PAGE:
ENP Newswire -
Release date- 06062014 -
A cluster-based distributed controller runs on multiple physical controllers as a single logical controller to control multiple network switches. Compared to conventional centralized controllers, cluster-based distributed controllers offer better scalability and improved failure tolerance. Until now, however, the problem was that they had difficulty handling sudden load fluctuations and coordinated control when there was a controller failure.
By deploying an SDN with these technologies to a wide-area network, infrastructure can recover quickly from disasters or other network failures while maintaining steady network operations.
These technologies are being presented at
Existing SDNs such as OpenFlow are designed for centralized control, which means that operating wide-area networks, configured with switches transferring large volumes of communication packets, as SDNs results in highly concentrated loads in the controller when the number of users increases. This will be an obstacle to the smooth provision of service, and if the controller itself fails, the switch that it had been managing can no longer be controlled.
This technology consists of a module for control applications that is an add-on to existing controller applications, and a distributed controller module that connects multiple distributed controllers as components of an OpenFlow controller so that, depending on loads, application and controller components can be added along with server resources.
Cluster-based distributed controllers are different from centralized controllers in that multiple distributed controller modules need to be run in a coordinated way so that they do not compete with each other. Another challenge is ensuring continuity of control. Processes need to keep running even if a module fails, but difficulties are encountered with automatic switchovers when some controller components are heavily loaded or fail, and processing by the switches managing the controllers slows down or control becomes unsustainable.
About the Technology
If load rebalancing is judged to be needed according to the load-balancing logic, which switches to be reassigned are decided based on switch-reassignment logic, to balance the load according to a policy for CPU utilization rates and number of switches. As a result, the correspondence between the changed switches and the controllers is registered in the coordination system and the load is balanced by reassigning the switches in accordance with the updated information from the distributed-controller.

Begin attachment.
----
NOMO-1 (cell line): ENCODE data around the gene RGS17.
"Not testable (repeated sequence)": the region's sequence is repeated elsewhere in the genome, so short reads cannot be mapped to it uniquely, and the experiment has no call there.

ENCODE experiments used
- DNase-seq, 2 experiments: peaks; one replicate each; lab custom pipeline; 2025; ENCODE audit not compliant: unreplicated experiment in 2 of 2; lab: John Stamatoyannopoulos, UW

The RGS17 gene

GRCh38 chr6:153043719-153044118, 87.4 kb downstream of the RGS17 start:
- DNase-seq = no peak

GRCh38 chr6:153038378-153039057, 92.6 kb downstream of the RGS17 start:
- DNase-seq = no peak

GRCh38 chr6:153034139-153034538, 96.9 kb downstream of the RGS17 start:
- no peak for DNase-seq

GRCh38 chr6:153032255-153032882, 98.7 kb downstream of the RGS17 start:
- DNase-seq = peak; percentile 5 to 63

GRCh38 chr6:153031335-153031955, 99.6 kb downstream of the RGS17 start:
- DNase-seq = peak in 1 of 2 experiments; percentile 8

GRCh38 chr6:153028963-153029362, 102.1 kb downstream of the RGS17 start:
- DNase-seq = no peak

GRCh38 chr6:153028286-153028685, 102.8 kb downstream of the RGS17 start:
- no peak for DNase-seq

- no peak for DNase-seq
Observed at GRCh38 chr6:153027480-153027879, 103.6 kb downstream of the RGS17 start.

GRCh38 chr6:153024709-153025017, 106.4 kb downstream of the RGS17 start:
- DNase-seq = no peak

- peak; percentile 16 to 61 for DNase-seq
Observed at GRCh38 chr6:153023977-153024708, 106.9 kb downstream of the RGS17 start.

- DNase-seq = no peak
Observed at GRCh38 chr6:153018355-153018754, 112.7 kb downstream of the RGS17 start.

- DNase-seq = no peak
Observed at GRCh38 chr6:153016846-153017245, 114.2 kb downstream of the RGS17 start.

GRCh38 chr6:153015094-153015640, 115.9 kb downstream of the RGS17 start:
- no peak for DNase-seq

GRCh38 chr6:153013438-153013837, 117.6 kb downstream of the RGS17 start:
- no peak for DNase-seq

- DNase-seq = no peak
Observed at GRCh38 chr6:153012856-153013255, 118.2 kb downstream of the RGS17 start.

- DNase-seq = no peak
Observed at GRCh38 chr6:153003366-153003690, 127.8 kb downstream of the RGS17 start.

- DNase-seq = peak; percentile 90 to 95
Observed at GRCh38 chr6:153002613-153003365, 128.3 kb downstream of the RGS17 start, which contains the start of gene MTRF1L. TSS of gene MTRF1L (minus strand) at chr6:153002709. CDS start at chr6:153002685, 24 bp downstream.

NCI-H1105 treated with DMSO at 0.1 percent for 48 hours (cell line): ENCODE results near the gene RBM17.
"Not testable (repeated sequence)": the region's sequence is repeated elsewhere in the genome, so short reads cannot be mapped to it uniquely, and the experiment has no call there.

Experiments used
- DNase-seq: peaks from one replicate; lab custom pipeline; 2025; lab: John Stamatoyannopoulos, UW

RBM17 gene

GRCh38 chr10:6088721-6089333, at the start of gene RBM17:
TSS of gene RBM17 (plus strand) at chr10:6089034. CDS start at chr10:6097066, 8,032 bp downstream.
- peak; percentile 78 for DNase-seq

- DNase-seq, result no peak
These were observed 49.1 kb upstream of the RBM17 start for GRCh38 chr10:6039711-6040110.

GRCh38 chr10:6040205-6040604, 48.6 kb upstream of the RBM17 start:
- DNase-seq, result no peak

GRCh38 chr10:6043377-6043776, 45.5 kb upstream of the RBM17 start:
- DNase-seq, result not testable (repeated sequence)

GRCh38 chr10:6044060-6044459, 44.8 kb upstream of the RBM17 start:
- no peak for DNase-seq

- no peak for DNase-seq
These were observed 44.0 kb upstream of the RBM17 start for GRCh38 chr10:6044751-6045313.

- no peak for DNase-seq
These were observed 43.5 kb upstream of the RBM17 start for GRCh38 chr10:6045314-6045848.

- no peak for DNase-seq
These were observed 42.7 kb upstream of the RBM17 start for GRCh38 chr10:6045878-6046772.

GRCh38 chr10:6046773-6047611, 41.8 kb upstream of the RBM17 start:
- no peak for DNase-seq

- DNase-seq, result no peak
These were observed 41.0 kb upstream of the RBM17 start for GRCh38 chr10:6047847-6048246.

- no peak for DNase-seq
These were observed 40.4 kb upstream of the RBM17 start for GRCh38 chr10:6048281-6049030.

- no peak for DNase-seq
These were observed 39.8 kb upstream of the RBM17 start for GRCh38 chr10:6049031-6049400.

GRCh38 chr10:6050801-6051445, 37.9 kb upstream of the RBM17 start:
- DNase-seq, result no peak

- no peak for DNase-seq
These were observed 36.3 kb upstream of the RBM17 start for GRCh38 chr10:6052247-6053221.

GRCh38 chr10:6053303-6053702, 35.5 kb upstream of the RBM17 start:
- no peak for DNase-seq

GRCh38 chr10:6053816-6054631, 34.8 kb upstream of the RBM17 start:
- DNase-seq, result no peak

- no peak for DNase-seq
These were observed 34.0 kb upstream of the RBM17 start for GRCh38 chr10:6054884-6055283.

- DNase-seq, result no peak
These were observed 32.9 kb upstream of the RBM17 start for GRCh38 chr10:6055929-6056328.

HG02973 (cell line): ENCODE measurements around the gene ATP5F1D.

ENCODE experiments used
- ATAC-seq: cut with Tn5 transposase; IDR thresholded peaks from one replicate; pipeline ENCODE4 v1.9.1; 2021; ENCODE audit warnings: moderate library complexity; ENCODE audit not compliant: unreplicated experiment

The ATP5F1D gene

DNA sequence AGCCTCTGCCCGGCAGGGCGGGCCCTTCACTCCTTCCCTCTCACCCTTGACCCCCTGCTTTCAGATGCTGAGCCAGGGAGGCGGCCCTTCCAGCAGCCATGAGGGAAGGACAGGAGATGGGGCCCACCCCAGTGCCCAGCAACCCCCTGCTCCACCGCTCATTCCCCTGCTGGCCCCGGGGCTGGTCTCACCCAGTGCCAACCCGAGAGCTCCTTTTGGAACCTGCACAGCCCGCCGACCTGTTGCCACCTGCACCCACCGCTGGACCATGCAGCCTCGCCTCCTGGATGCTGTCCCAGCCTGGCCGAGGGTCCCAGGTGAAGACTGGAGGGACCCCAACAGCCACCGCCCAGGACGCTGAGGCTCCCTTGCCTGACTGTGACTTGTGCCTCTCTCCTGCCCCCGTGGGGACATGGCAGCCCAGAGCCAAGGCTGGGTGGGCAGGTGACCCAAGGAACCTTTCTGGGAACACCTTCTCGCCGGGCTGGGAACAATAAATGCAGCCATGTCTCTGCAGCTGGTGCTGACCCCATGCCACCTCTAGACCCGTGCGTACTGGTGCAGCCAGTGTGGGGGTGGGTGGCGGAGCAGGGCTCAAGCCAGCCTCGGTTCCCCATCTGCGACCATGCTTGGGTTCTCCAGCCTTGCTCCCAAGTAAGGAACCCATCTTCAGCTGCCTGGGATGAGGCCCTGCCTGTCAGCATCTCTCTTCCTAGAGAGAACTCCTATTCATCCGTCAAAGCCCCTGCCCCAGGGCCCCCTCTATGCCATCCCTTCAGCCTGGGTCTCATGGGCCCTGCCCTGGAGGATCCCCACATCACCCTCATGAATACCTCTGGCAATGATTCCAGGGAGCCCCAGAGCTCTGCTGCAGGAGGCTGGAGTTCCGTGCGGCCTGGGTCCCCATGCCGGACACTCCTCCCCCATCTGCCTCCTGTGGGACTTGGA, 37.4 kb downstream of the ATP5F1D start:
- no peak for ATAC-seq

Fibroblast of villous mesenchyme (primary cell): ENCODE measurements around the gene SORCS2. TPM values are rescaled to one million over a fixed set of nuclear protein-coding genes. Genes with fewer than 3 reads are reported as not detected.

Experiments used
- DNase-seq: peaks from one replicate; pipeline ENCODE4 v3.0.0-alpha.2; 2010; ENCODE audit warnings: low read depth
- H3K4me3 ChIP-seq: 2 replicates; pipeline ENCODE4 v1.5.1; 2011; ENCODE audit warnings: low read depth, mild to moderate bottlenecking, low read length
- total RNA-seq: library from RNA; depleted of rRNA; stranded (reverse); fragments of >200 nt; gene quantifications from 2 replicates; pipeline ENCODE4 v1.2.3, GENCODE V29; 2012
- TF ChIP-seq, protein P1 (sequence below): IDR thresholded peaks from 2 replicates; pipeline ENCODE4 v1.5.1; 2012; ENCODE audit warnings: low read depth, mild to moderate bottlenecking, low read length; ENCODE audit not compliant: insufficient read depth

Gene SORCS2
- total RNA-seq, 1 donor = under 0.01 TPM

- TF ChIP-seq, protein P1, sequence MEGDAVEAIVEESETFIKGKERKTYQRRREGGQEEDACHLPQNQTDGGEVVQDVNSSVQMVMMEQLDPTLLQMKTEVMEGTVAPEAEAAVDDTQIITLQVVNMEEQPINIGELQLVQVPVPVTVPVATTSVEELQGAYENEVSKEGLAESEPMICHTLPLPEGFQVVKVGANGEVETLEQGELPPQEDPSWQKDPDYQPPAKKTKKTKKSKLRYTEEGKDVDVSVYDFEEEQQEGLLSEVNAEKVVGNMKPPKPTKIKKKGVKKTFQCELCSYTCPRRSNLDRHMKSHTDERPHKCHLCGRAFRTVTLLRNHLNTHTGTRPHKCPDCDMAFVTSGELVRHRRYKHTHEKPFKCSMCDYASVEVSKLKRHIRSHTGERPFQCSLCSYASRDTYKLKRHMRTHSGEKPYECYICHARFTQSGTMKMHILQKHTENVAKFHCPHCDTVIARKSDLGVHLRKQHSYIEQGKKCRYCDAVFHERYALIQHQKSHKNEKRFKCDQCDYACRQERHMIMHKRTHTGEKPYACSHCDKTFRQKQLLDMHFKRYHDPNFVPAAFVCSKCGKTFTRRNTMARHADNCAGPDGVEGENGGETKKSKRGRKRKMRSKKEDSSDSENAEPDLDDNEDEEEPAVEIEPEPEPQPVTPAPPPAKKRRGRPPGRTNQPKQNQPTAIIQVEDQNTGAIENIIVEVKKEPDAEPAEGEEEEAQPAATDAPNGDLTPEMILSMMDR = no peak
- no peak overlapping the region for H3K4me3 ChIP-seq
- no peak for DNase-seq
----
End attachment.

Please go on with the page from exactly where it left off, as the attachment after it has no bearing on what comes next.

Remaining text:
Uninterrupted Recovery Technology
This changes the controller/switch correspondence information to redistribute loads automatically based on controller-component load information (CPU utilization rates and number of switches) (step 4).
The distributed-controller coordination modules that have not failed link to the information update and activate it to reassign the controllers managing switches so that operations continue without any interruption in service. Because the controllers that are the reassignment destinations are decided using load-balancing technology, no controller should experience a sudden load spike that would cause it to shut down.
Furthermore, even if the leader module itself suffers from a failure, the coordination system will detect a session interruption and select a new leader, and that leader module will determine controllers to manage switches again.
Using the cluster-based distributed controller makes it possible to handle sudden load fluctuations and to maintain continuity of network services even when controllers fail, enabling stable, highly reliable operations of wide-area networks.
For example, in the case of conventional controllers, when they are duplicated in the hot standby mode, i.e. active and on standby, for a ten-domain network, the total required number of the controllers is 20, or specifically two per domain. By contrast, using cluster-based distributed controllers, just one standby controller is added to the regularly running ten controllers, so that only 11 controllers are needed, enabling a reduction in the number of controllers by nearly half.
This technology could be used in the networks of telecommunications carriers and other network infrastructure to achieve highly reliable, stable operations with lower deployment costs and lower operating costs.
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